Polycystic kidney disease in cats is inherited disease of Persian cats and related breeds. Around 38% of Persian cats carry a mutation in PKD gene which is around 6% of total domestic cat population, thus making this disease most common genetic disorder in cats. The mutation in PKD1 gene is causing liver and kidney cysts filed with fluid that usually lead to kidney failure. Cysts can form sporadically in any cat breed, however in carriers of the mutation the onset of cysts is early and they are usually present in both kidneys. In cats with the mutation they are present as early as 12 month of age, however kidney failure is seen much later in life, therefore this disease is characterised as a late kidney disease. Presence of cysts can be detected by ultrasound as early as 6 to 8 month of age, while the first clinical signs are usually apparent between first and second year of life. The average age of first kidney dysfunction in cats with PKD is 7 years; however in cats not examined by ultrasound the correct diagnosis is usually never established. Clinical signs are not specific and are similar to those that can be seen in other cats with kidney dysfunction: depression, anorexia, loss of appetite, polyuria and loss of weight.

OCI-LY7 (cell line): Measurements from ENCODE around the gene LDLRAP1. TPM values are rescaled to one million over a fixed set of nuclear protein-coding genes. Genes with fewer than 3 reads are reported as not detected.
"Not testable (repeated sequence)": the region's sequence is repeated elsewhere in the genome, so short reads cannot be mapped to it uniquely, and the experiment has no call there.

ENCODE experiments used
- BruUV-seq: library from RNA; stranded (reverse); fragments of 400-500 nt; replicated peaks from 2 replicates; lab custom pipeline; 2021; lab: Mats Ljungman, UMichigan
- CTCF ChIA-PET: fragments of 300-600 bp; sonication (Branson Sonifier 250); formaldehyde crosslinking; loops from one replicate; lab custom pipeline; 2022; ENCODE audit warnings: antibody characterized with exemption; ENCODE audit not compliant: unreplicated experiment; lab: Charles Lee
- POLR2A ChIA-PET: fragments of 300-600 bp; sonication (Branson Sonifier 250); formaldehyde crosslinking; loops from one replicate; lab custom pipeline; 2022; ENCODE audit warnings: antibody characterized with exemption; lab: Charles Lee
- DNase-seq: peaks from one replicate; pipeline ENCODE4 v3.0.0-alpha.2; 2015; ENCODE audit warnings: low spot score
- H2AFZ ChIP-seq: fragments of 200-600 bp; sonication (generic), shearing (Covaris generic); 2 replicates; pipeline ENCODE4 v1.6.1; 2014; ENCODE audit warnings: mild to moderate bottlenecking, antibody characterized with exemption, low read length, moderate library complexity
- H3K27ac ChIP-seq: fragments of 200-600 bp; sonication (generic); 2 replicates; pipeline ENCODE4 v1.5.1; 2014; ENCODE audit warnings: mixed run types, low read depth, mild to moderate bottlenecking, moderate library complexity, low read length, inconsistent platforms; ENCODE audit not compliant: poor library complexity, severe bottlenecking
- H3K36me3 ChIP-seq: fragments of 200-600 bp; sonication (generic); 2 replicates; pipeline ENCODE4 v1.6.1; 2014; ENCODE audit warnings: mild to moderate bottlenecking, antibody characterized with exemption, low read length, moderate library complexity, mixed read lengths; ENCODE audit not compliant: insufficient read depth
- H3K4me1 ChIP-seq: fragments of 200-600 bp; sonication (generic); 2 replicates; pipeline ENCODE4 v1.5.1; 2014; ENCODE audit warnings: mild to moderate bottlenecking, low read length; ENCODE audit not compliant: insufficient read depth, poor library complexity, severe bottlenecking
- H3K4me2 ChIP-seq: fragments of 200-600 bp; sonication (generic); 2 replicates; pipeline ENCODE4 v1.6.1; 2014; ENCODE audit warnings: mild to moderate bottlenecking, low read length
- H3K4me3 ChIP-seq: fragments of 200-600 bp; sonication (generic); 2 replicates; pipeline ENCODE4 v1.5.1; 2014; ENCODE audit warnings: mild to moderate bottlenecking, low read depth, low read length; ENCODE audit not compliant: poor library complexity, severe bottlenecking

Inheritance: autosomal dominant - read more
Mutation: PKD1 gene
Genetic test: The method used for testing is extremely accurate and allows complete differentiation between affected animals, carriers and healthy dogs. Testing can be done at any age.
Disease control: Because disease is autosomal dominant it will manifest itself in all animals carrying at least on mutated gene. Such heterozygous animals will show clinical signs that will decrease their quality of life. Because the disease has relatively late onset, diseased animals can have offspring that will have 50% chance of obtaining gene with mutation and therefore develop the disease, if heterozygous cat is mated with normal cat. So far homozygous animals carrying two mutations have not been found, suggesting such animals die of while developing. With the intention of eradication of the disease it is not advisable to breed diseased animals.
Sample: EDTA whole blood (1.0 ml) or buccal swabs. Detailed information about sampling can be found here.